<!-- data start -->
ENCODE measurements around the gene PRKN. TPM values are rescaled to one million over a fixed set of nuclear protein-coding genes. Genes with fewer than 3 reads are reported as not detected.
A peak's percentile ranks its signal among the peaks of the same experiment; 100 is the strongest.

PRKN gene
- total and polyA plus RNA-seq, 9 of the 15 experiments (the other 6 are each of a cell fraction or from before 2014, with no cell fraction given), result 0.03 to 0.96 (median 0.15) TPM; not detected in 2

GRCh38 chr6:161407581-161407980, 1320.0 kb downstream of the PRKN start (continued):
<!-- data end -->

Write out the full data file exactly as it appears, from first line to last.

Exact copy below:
ENCODE measurements around the gene PRKN. TPM values are rescaled to one million over a fixed set of nuclear protein-coding genes. Genes with fewer than 3 reads are reported as not detected.
A peak's percentile ranks its signal among the peaks of the same experiment; 100 is the strongest.

PRKN gene
- total and polyA plus RNA-seq, 9 of the 15 experiments (the other 6 are each of a cell fraction or from before 2014, with no cell fraction given), result 0.03 to 0.96 (median 0.15) TPM; not detected in 2

GRCh38 chr6:161407581-161407980, 1320.0 kb downstream of the PRKN start (continued):